Porcello’s change up changed greatly in 2018. His swinging strike rate dropped three percentage points and O-swing ten percentage points. Last season, O-contact jumped up over five percentage points. This all led to a change up with less than 10% K rate but with a career K rate about 15%. Additionally, he had the highest BABIP on this pitch for his whole career.
Porcello was more effective with his curve than the previous few years allowing fewer hits and home runs. O-swing dropped to 20% on the curve, something you do not want on a breaking pitch.
Porcello is seeing less velocity and less movement on his fastball. This may have accounted for his lowest swinging strike rate on his fastball since ’14 with a K rate below 30% for the first time since ’14 as well.
Porcello’s slider usage was at a career high in 2018. But it dropped off a bit in 2019 and it looks to be due to a surge in home runs allowed with eight, double from 2018 in 200 less pitches. Otherwise, it was just as an effective pitch as previous seasons, not the best slider but solid.
Porcello lost a bit of juice from his usually reliable slider, and the pitch dropped from 3 straight seasons of positive pVal to a ghastly -7.0 pVal in 2019. An ugly 20.5% HR/FB was the main culprit despite hitters only batting .233 against in overall. It actually had a better K% than last year at 22.9% but when it wasn’t there it got punished and was relegated to his third offering. Porcello will look to a change of scenery to improve.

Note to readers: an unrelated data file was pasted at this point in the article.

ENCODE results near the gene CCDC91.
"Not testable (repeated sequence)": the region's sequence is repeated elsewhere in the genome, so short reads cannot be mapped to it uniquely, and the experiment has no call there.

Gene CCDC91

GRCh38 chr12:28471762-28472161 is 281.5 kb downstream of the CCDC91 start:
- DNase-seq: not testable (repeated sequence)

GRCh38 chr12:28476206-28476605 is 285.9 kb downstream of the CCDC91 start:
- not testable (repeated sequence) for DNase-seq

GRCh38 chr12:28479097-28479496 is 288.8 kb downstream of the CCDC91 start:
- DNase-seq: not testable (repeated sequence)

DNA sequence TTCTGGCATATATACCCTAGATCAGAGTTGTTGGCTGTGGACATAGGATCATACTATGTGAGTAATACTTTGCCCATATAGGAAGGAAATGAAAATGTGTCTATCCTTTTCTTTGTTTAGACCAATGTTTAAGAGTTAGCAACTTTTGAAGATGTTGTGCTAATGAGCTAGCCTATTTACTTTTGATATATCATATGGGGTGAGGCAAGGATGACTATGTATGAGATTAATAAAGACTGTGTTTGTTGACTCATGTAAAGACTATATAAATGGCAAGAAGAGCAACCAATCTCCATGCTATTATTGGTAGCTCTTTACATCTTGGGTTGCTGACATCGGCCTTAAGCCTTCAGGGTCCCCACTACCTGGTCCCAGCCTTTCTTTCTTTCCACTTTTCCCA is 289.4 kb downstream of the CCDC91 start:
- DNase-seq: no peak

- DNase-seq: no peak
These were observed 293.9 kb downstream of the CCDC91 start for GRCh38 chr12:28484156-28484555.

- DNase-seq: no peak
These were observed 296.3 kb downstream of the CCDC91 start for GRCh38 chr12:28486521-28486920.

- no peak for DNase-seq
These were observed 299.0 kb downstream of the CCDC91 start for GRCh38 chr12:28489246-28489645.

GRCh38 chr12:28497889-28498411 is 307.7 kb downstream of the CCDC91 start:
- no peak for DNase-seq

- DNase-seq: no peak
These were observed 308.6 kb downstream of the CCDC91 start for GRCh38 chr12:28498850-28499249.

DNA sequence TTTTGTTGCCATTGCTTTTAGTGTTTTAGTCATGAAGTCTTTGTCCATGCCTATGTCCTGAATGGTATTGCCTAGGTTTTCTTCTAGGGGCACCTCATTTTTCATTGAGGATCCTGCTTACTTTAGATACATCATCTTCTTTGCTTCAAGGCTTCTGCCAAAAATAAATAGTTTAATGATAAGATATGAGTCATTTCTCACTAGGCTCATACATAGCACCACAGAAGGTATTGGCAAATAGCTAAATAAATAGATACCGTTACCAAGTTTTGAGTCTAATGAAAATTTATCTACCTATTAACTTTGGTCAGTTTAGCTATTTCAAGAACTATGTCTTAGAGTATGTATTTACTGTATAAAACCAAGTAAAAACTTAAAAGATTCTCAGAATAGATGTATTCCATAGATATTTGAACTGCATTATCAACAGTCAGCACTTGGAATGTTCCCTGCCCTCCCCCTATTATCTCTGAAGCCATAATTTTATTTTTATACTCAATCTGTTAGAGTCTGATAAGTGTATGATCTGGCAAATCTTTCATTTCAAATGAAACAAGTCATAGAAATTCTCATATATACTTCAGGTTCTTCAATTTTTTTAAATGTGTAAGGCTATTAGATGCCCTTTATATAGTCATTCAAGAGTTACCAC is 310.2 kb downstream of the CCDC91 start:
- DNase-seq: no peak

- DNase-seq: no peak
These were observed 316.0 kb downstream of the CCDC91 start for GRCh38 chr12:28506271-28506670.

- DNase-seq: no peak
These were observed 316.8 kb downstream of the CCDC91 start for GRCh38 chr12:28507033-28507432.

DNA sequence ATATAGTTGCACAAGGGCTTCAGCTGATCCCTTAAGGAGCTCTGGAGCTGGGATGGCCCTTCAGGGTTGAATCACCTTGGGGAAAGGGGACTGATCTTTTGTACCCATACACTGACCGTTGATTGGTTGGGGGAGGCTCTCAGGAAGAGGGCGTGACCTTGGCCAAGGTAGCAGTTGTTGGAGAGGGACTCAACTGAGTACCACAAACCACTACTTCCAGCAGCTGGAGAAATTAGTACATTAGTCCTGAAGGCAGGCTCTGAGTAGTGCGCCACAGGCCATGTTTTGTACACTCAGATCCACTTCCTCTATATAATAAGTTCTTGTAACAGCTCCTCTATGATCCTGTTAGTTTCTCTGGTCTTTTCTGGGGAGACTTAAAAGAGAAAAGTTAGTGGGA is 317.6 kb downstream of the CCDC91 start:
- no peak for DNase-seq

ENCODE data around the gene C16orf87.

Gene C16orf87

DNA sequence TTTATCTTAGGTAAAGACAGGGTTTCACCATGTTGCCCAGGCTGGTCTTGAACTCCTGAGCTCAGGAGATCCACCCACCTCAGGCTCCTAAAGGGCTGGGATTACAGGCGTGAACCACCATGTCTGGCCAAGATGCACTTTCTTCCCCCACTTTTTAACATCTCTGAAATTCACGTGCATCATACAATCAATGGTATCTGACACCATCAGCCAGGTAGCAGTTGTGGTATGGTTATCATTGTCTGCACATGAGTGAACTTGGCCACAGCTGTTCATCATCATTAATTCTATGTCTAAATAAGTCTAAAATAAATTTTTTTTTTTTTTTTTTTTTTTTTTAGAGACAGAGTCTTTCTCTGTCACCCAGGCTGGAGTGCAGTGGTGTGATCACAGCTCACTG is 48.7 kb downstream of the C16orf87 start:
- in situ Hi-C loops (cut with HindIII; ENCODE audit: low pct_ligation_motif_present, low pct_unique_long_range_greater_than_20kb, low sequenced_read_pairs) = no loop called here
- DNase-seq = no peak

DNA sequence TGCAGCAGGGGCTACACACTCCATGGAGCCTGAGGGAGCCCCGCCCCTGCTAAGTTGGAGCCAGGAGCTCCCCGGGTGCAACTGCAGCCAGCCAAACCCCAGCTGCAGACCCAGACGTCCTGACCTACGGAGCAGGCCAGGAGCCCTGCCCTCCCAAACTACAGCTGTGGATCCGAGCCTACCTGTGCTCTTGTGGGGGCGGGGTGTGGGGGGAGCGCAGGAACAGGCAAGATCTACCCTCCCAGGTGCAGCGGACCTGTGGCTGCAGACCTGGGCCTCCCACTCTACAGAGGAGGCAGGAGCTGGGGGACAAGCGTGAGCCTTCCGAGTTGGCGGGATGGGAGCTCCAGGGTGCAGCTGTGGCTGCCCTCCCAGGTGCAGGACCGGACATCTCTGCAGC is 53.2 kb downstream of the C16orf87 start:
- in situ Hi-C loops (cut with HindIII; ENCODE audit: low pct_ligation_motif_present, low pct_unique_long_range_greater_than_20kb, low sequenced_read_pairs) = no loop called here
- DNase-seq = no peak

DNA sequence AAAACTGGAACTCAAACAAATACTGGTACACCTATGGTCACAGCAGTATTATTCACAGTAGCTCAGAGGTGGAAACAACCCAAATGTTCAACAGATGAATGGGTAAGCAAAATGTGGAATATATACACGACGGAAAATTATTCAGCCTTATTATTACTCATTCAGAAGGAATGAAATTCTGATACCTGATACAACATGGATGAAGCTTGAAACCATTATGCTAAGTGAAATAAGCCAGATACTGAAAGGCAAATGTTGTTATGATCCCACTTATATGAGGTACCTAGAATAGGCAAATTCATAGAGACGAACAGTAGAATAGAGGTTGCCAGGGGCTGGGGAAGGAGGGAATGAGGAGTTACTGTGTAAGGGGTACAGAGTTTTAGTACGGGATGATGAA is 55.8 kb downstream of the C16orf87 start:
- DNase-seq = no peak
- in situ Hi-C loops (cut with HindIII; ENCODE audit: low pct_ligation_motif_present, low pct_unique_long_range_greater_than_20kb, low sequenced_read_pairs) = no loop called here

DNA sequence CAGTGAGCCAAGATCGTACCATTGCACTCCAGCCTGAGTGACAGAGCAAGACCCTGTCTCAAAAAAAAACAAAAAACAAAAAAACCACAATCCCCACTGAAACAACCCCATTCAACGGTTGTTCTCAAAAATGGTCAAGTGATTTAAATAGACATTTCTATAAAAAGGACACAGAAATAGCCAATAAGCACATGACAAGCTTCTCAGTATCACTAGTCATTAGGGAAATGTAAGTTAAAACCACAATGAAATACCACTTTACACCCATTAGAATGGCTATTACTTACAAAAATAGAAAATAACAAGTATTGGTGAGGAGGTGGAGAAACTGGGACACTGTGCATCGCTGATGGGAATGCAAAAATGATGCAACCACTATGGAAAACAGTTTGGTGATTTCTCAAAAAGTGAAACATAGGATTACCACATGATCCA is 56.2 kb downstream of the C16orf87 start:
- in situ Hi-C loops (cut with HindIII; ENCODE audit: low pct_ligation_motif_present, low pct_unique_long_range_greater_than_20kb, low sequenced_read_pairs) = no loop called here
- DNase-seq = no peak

Porcello threw his sinker less than ever last season, though it’s still his most-used pitch. He gave up half as many home runs with the sinker in 2018, but its weak whiff and chase rates keep Porcello’s strikeout numbers quite low.
The slider is Porcello’s preferred breaking ball, and it’s had at least a 4.0 pitch value the past three seasons. Porcello’s slider held opponents to a .214 batting average and just 15 extra-base hits on 751 offerings. Its usage jumped above his four-seamer in 2018, up near his sinker rates.
Porcello throws his sinker more than his four-seamer, though batters hit under .200 against the pitch for the second time in three seasons. Porcello’s four-seamer sits in the low-90s and he’s usually around the strike zone with it.
Similar to the changeup, Porcello doesn’t throw the curveball too often. It’s had a negative pitch value for four consecutive seasons and the slider remains his primary breaking ball.
Porcello doesn’t throw his changeup too often, but it was decent in 2018. The 20% strikeout rate last season was a high mark for the pitch, as was a 49.3% zone rate. It’s not a big whiff pitch, but Porcello throws it for strikes.